"O. Henry's Full House" is a film divided in five segments telling five tales in the beginning of the Twentieth Century. 1) "The Cop and the Anthem": the winter is coming and the homeless drifter Soapy wants to go to jail for three months to get shelter and food. His partner Horace suggests they look for shelter with the Salvation Army, but Soapy refuses. He forces many situations to be arrested but he is always forgiven. When he goes to the church, there is a miracle and Soapy decides to seek a job position. Will he succeed? 2) "The Clarion Call": when a thief kills a man, the police investigators do not have any lead to follow. Police Sergeant Barney Woods sees a pen that was found in the crime scene and he seeks out a man called Johnny Kernan. He finds Johnny that invites Barney to drink with him and they go to his hotel room. Johnny recalls their youth, when they were friends but Barney tells that he must arrest him since he recognized the pen that belonged to Johnny. However the ...Written by
Claudio Carvalho, Rio de Janeiro, Brazil
O'Henry's short stories are a joy to read. This master of the genre left behind a number of small gems that never seem to go out of style, as they are timeless. The author had an incredible eye to spot situations in which human beings are shown at a moment of crisis only to have fate intervene with ironic twists.
"O'Henry's Full House" offers five of his best works directed by five distinguished directors. Howard Hawks, Henry Hathaway, Henry Koster, Henry King and Jean Negulesco do an excellent job in bringing the five stories to the screen adapted by some of Hollywood's best writers of the time in which they were filmed. John Steinbeck does the introductions.
The first story, "The Cop and the Anthem" presents us with Soapy, brilliantly played by Charles Laughton, as a poor homeless person in the middle of a crude winter in New York who wants to be taken to jail in the worst way. He goes to extremes to have him sent to prison, without much luck. David Wayne plays his pal Horace and Marilyn Monroe is seen briefly at the end.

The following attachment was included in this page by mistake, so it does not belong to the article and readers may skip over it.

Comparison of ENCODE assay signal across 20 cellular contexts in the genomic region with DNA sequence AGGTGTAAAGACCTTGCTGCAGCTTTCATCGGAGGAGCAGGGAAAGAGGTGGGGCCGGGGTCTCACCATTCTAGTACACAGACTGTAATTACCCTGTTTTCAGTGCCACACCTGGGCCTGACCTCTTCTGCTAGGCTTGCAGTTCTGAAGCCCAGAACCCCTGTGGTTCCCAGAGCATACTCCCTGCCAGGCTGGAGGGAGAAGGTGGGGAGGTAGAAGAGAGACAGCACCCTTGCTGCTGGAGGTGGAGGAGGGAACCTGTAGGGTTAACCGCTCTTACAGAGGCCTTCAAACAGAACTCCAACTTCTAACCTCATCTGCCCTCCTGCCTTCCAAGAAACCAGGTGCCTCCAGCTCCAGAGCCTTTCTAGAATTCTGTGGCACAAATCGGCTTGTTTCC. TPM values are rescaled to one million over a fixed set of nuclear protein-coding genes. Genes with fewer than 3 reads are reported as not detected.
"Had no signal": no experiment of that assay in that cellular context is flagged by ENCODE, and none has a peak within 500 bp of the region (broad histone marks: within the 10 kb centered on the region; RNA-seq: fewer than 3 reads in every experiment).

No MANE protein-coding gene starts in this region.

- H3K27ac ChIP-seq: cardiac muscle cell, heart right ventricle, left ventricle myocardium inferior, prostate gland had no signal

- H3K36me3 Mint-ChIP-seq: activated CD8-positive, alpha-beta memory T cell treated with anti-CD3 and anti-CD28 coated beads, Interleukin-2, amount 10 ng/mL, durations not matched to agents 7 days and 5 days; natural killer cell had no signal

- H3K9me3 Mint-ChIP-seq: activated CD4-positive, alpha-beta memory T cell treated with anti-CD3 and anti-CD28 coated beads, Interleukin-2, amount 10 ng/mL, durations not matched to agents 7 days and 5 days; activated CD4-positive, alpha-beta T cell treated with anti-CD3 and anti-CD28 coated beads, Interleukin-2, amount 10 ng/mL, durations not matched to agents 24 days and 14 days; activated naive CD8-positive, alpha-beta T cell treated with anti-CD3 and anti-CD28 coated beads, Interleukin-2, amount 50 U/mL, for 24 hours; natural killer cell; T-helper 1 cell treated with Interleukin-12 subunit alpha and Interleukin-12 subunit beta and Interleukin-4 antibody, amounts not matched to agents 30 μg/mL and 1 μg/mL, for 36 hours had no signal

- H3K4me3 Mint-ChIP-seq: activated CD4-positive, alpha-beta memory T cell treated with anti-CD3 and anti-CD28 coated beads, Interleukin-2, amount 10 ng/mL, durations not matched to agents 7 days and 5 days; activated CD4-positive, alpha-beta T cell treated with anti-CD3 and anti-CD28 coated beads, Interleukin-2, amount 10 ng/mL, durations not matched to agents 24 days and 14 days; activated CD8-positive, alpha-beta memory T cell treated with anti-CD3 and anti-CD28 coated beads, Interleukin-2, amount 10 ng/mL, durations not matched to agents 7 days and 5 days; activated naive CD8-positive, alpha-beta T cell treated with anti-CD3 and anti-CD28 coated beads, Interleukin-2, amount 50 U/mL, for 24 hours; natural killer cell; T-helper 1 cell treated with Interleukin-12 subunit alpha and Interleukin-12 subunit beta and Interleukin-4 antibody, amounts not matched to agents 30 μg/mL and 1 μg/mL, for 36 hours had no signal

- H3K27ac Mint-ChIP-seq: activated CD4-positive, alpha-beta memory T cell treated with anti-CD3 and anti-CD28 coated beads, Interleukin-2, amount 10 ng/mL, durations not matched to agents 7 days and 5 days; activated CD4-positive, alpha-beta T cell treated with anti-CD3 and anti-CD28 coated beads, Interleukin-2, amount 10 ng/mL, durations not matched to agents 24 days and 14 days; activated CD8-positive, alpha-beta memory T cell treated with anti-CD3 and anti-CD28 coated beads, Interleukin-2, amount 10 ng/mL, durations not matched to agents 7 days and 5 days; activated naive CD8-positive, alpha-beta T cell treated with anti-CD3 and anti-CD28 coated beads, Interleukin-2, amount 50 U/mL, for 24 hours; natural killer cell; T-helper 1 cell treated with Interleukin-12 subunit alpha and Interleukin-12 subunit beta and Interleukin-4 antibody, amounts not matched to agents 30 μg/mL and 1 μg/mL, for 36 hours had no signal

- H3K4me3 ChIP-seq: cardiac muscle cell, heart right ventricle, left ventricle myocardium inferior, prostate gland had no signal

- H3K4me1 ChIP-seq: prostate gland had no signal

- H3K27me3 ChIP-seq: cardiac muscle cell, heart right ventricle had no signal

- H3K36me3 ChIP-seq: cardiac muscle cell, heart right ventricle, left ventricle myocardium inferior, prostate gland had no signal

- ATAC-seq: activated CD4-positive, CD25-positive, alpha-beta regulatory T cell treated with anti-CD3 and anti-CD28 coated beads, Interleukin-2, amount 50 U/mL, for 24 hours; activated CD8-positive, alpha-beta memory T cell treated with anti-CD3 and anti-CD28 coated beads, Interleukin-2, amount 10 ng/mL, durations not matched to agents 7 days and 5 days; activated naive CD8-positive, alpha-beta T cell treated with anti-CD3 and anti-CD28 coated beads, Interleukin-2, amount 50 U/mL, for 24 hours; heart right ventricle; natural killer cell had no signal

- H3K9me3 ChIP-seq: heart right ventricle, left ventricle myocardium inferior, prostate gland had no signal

The second installment, "The Clarion Call" shows a police detective, Barney, and his adversary, Johnny, a man to whom he is tied by a loan that stands between them. Dale Robertson is Barney and an annoying Richard Widmark plays the bad guy. Unfortunaly, Mr. Widmark's performance full of silly laughter and tics ruined the story for this viewer.
The third tale is "The Last Leaf". We have two sisters in the middle of a blizzard in Manhattan. Joanna, played by the fine Anne Baxter, who we see after an apparent breakup with her boyfriend, gets pneumonia as a result of her exposure to the elements. Her good sister Susan goes crazy trying to nurse Joanna to health. Enter the painter Behrman, who is the upstairs neighbor to the rescue. Behrman sells his painting in order to buy medicine and when Joanna in her feverish state believes the tree across the street full of dry leaves is an omen, because as the leaves keep falling, so are the chances for her to get well. Thanks to the caring painter, Joanna survives. Jean Peters plays the kind sister and the wonderful Ratoff is the painter.
The fourth segment is the weakest. "The Ransosm of Red Chief" presents us two con men in Alabama kidnapping a young boy who is wiser and acts much older than what the two con men thought. Fred Allen and Oscar Levant play the kidnappers.
The last, and perhaps the best realized story of the O'Henry's stories is the unforgettable "The Gift of the Magi", which is the equivalent to Dickens' "A Christmas Carol". As directed by Henry King and played wonderfully by a beautiful Jeanne Crain and the handsome Farley Granger, this is a story about love and sacrifice under the worst possible circumstances. Della and Jim, with their youth, are penniless, yet, they sacrifice whatever little each one has in order to give the other partner a small token as proof of their love.
This is an immensely endearing film thanks to the legacy of O'Henry.
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